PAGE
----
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Greenpeace Analysis On Economic Cost Of Air Pollution

  • 19 Feb 2021
  • 8 min read

Why in News

According to a Greenpeace Southeast Asia (non-governmental organisation) analysis of cost to the economy due to air pollution, PM 2.5 air pollution claimed approximately 54,000 lives in Delhi in 2020.

  • PM 2.5 refers to fine particulate matter smaller than 2.5 micrometers in diameter. It causes respiratory problems and also reduces visibility. It is an endocrine disruptor that can affect insulin secretion and insulin sensitivity, thus contributing to diabetes.

Key Points

  • Report on Indian Cities:
    • Delhi:
      • In July 2020, Greenpeace found out that of the 28 global cities studied, Delhi bore the highest economic cost of air pollution with an estimated loss of 24,000 lives in the first half of 2020 despite a strict Covid-19 lockdown.
      • In 2020, air pollutant levels in Delhi remained almost six times above the prescribed WHO (World Health Organisation) limits of 10 μg/m3 annual mean.
      • The estimated air pollution-related economic losses were USD 8.1 billion, which amounts to 13% of Delhi's annual Gross Domestic Product (GDP).
    • Mumbai:
      • An estimated 25,000 avoidable deaths in Mumbai in 2020 have been attributed to air pollution from PM 2.5 and Nitrogen Dioxide (NO2).
    • Other Cities:
      • Damage due to air pollution is equally worrying in other cities - Mumbai, Bengaluru, Chennai, Hyderabad and Lucknow - featured in the global analysis.
      • Bengaluru, Chennai and Hyderabad estimated an approximate 12,000, 11,000, and 11,000 avoidable deaths respectively due to polluted air.
  • Global Scenario:
    • Globally, approximately 1,60,000 deaths have been attributed to PM 2.5 air pollution in the five most populous cities — Delhi (India), Mexico City (Mexico), São Paulo (Brazil), Shanghai (China) and Tokyo (Japan).
    • In 2020, the estimated economic cost of PM 2.5 air pollution exceeded USD 5 billion in 14 cities included in the analysis.
    • Tokyo (Japan):
      • Of the included cities, the highest estimated total financial cost from air pollution was recorded in Tokyo, which suffered approximately 40,000 avoidable deaths and an economic loss of USD 43 billion due to PM 2.5 air pollution in 2020.
    • Los Angeles (USA):
      • It recorded the highest per capita financial cost of PM 2.5 air pollution of all cities on the estimator, at approximately USD 2,700 per resident.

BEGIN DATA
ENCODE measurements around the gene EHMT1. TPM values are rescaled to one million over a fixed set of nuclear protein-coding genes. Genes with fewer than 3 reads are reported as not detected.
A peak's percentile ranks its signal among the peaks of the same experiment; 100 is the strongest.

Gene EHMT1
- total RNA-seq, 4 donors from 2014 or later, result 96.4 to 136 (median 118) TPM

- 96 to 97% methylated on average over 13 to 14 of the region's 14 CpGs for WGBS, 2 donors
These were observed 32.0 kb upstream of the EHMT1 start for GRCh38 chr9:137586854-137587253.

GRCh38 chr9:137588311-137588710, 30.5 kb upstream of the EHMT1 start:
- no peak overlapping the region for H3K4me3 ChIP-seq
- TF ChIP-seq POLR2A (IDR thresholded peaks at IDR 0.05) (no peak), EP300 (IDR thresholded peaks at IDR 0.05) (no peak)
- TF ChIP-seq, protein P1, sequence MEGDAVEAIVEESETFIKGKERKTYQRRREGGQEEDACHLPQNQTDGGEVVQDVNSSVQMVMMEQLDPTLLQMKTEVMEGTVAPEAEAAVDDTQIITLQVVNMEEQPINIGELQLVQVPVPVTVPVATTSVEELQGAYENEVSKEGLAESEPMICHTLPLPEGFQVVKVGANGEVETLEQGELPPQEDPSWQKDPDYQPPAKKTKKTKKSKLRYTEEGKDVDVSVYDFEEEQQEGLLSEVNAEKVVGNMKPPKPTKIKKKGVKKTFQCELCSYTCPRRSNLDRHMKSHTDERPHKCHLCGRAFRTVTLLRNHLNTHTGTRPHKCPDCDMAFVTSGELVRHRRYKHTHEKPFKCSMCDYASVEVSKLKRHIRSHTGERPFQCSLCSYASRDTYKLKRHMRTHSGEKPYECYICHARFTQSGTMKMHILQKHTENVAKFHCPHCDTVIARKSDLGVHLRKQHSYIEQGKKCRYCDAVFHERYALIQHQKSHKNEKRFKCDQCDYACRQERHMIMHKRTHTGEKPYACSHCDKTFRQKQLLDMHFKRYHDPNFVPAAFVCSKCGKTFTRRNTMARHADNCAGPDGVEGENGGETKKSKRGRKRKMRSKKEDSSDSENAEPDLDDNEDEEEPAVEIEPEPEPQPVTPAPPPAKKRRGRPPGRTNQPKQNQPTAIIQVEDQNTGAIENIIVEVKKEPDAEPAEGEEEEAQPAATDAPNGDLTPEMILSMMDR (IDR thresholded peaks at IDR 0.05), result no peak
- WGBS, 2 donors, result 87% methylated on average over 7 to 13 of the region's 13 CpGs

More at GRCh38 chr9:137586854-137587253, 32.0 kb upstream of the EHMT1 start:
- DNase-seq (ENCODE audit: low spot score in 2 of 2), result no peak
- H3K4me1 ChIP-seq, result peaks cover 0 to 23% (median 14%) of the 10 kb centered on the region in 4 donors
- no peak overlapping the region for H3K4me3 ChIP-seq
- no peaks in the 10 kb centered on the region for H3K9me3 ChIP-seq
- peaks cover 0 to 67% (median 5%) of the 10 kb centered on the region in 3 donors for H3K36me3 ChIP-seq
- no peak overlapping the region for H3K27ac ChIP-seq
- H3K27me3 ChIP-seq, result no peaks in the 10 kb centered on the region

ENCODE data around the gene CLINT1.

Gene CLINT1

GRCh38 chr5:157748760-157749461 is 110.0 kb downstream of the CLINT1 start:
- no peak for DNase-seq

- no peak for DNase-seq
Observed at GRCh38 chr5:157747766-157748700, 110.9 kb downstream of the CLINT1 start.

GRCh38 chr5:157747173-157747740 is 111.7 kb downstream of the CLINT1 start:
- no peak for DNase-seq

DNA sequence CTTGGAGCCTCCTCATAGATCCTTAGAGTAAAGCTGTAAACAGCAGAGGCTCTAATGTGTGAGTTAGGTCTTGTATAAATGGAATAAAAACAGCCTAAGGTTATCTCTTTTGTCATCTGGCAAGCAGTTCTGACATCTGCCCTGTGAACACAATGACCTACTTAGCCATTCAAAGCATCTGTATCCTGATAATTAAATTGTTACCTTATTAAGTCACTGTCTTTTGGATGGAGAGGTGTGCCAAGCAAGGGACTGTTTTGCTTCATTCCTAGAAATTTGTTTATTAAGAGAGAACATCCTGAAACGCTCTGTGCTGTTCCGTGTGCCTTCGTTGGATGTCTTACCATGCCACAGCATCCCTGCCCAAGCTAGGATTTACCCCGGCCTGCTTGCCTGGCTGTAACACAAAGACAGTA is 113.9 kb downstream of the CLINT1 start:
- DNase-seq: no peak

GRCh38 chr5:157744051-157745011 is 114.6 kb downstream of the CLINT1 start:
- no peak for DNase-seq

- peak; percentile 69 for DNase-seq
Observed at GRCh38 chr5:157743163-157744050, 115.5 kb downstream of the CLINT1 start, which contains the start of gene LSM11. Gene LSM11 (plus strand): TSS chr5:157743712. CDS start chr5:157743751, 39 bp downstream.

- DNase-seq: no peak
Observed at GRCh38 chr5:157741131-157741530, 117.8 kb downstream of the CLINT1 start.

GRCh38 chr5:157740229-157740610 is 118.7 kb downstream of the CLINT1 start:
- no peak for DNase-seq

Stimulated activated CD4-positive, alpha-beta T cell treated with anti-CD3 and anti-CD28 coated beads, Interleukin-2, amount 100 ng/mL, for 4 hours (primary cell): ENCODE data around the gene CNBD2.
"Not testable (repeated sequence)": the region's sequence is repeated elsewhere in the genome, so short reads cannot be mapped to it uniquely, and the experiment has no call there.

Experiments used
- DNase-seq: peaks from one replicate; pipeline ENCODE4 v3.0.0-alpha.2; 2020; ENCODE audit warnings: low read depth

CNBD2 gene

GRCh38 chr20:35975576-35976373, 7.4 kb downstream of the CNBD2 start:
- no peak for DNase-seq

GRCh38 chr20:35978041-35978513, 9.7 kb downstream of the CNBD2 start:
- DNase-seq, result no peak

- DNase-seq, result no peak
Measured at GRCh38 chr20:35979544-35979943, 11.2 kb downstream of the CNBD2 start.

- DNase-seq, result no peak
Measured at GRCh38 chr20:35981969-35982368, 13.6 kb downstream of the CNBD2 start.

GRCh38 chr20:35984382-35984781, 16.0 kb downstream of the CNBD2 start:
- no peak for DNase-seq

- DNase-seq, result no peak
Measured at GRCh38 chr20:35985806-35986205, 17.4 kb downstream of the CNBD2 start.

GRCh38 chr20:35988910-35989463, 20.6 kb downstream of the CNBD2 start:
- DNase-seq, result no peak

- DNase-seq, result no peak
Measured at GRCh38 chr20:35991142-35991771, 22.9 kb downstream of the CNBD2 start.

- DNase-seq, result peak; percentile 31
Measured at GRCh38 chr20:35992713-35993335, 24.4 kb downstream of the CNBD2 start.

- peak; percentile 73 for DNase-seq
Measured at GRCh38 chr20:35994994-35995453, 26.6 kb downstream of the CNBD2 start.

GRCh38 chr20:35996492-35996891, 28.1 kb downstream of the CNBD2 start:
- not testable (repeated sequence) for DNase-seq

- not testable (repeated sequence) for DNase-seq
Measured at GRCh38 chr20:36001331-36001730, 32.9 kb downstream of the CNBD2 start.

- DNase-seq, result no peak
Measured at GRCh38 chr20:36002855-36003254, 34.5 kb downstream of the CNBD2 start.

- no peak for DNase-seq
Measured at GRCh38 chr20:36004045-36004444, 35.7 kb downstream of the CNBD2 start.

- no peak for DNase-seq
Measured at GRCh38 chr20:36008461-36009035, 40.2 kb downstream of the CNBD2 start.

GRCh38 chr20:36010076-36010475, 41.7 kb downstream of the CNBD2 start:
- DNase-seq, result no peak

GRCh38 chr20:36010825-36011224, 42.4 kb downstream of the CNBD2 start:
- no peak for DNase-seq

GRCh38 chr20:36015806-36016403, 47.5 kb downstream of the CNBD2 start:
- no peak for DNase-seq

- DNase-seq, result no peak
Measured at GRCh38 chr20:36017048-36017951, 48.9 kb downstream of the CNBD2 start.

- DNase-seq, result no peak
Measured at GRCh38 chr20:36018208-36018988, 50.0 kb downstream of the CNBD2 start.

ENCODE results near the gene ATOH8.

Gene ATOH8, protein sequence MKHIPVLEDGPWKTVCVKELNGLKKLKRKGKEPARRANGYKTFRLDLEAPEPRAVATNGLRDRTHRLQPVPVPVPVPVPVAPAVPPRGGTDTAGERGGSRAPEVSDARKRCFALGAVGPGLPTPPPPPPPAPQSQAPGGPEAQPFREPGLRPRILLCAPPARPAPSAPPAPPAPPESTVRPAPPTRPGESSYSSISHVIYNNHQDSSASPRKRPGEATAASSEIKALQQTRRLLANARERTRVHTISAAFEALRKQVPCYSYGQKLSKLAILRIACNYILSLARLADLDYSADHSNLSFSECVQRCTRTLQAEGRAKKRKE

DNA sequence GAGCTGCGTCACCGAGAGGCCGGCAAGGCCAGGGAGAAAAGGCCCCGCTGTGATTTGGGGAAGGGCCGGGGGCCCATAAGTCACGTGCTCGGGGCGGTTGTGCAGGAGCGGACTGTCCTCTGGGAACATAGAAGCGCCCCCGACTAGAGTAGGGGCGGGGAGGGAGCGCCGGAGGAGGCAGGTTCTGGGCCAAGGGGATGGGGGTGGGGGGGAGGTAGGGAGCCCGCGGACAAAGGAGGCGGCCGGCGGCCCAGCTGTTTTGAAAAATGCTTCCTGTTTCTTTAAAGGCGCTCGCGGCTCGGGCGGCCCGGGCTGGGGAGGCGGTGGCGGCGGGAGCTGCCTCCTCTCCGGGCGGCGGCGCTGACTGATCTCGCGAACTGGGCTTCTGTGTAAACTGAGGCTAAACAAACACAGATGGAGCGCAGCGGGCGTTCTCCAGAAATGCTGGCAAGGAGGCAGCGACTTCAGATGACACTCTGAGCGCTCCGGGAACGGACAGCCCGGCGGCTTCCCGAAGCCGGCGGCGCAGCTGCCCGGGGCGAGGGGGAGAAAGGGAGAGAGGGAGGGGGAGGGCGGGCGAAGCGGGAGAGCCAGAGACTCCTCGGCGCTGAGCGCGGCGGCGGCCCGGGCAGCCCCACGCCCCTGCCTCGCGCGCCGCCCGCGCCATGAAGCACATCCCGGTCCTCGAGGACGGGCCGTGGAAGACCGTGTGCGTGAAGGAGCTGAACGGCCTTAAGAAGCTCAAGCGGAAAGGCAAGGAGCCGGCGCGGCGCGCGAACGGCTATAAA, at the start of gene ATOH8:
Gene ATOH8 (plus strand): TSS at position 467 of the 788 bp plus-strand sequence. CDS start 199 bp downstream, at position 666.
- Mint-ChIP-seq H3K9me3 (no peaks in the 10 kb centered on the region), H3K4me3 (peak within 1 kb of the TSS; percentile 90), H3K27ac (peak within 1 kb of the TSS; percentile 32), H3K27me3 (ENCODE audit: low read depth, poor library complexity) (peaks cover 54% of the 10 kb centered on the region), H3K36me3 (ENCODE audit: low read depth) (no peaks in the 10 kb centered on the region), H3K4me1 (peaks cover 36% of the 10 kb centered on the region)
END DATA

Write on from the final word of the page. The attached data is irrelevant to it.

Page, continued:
• Indicators Used in Measurement:
    • PM 2.5 Measurements:
      • Real-time ground-level PM 2.5 measurements were collected from different places and combined together in IQAir’s database.
        • IQAir is an air quality technology company.
      • Using Algorithms, such data was applied to scientific risk models in combination with population and public health data to estimate the health and economic costs of air pollution exposure.
    • Willingness To Pay:
      • To show the impact of air pollution-related deaths on the economy, the approach used by Greenpeace is called ‘willingness-to-pay’ — a lost life year or a year lived with disability is converted to money by the amount that people are willing to pay in order to avoid this negative outcome.
    • Cost Estimator:
      • The ‘Cost Estimator’, an online tool that estimates the real-time health impact and economic cost from fine particulate matter (PM 2.5) air pollution in major world cities, was deployed in a collaboration between Greenpeace Southeast Asia, IQAir and the Centre for Research on Energy and Clean Air (CREA).
  • Fatality of Air Pollution:
    • Globally:
      • WHO:
        • According to WHO, toxic air is now the biggest environmental risk of early death, responsible for one in nine of all fatalities.
        • It kills 7 million people a year, far more than HIV, tuberculosis and malaria combined.
      • World Bank:
        • According to a 2016 World Bank report, the lost lives and ill health caused are also a colossal economic burden: USD 225bn is lost labour income in 2013, or USD 5.11tn per year (about $1m a minute), if welfare losses are also added.
    • In India:
      • Overall: Long-term exposure to outdoor and household (indoor) air pollution contributed to over 1.67 million annual deaths from stroke, heart attack, diabetes, lung cancer, chronic lung diseases, and neonatal diseases, in India in 2019.
      • Infant Related Data: High PM contributed to the deaths of more than 1,16,000 Indian infants who did not survive their first month.
        • Infants in the first month of life are already at a vulnerable stage and a growing body of scientific evidence-supported studies in India indicates that particulate air pollution exposure during pregnancy is linked to low birth weight and preterm birth.
  • Initiatives to Control Air Pollution In India:


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